In what seemed just a few seconds, we were over the National Museum of Military Vehicles and just a minute or so later I spotted both football fields in Dubois, the old one I played on and the new one near the school on the northeast corner of the little town.

    The weather over Yellowstone was changing, and not for the best. Another front was settling in over Salt Lake City.

    Mark has a goal of landing in all 48 contiguous states, but Salmon was out that day, and so was a brief stop in Washington and Oregon.

    As we debated what to do through the headsets, I suggested we fly up Union Pass, then follow the Green River to Pinedale and reevaluated our flight path there.

    Union Pass provided many of the adventures of my youth, and a few more with Matt and my dad hunting elk and deer on its magnificent slopes.

    We spotted the homes in Warm Springs and whatever the Line Shack is called these days, but my favorite photographs were the images I caught of Fish Creek as it passed under the bridge on the Union Pass Road. Stringers of brook trout, a few dancing rainbows and heavy cutthroats were all memories from the slow moving bend near the bridge to the whitewater a few miles downstream.

    It’s an area we don’t fish any longer since the grizzlies now call it home.

    The Green River came into sight, but it wasn’t the wide, smooth water you find west of Farson. It undulated like a giant snake through willows, grazing cattle and cut banks until Pinedale came into sight on the horizon.

    We landed at Pinedale for a break, talked with the FBO at the airfield and decided to hit Idaho and Utah before returning home.

    Bear Lake was familiar to me since I listen to Cokeville football on KSVI, the local sports station in Bear Lake that also covers the Panthers.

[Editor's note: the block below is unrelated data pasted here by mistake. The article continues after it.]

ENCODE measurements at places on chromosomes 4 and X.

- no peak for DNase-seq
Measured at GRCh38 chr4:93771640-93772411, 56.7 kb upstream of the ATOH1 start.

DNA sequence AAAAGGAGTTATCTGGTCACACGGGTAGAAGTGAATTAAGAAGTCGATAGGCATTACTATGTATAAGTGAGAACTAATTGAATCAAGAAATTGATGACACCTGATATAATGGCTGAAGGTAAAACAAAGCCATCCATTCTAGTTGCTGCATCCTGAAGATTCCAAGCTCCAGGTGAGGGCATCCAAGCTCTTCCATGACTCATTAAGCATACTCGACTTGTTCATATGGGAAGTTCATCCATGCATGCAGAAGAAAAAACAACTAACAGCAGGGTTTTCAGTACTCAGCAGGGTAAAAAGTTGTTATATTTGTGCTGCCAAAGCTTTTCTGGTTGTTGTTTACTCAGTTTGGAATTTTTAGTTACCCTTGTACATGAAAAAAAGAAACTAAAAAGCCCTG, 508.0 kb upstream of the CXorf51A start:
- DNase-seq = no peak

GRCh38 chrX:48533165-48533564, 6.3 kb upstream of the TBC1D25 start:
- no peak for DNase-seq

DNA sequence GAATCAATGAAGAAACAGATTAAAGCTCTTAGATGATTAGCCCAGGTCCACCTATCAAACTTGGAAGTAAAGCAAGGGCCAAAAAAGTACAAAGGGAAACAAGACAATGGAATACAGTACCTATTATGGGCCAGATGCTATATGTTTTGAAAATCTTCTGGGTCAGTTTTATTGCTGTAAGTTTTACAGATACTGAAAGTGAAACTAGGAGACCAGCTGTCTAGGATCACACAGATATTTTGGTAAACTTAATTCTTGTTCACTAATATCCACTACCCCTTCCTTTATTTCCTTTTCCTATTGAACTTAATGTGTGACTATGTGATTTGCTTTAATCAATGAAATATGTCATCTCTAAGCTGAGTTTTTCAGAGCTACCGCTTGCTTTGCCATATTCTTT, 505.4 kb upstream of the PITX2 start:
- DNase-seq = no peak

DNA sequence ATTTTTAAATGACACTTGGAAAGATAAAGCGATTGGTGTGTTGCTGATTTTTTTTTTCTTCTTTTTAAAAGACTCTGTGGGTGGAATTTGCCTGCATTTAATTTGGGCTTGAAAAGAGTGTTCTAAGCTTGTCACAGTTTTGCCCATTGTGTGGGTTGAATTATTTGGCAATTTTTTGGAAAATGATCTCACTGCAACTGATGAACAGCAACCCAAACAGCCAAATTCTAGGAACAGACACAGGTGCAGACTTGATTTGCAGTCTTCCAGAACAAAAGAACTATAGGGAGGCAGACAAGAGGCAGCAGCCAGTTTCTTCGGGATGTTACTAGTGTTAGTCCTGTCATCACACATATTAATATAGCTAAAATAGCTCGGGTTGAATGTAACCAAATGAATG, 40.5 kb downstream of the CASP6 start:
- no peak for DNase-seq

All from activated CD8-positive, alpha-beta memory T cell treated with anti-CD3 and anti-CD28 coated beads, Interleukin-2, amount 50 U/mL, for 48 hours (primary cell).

The Bear Lake Airport has two runways, a long east west strip and a shorter north south runway at a right angle to it. The skies were clear, no other aircraft were anywhere near us. Mark spoke into the mic, announcing our intentions for a touch and go. We dropped briefly to the ground, the wheels hit, he gunned the engine and we soared into the air.

    Just 12 minutes later, we were approaching a much busier airport in Logan, Utah.

    We got into a flight pattern, landed and spotted dozens of identical training Cessna’s owned by Utah State University.

    A walk to the private terminal and we returned for our final leg of the flight back home.

    Crossing north of Logan we entered Wyoming from Idaho again, and I told Mark of all the games we lost at Death Valley, (OK, it was Cokeville and Dayton-Nate Stadium but Death Valley sounds better.)

    Heading into the final leg towards South Pass we judiciously decided to follow the highway at just 9000 or so feet rather than risk the peaks of the Wind River Range.

    Farson is just a spot on the highway from 12,400 feet, and the South Pass rest stop is even smaller.

    We finished the flight circling our home on Gasser Road in a full 360 degree pattern. I shot the “Ponderosa” as I call it from every angle.

    We landed and met the family at Ichibon for dinner. A perfect day of new perspectives on Fremont County and the Western part of Wyoming. A place I’ve proudly called home for almost half-a-century.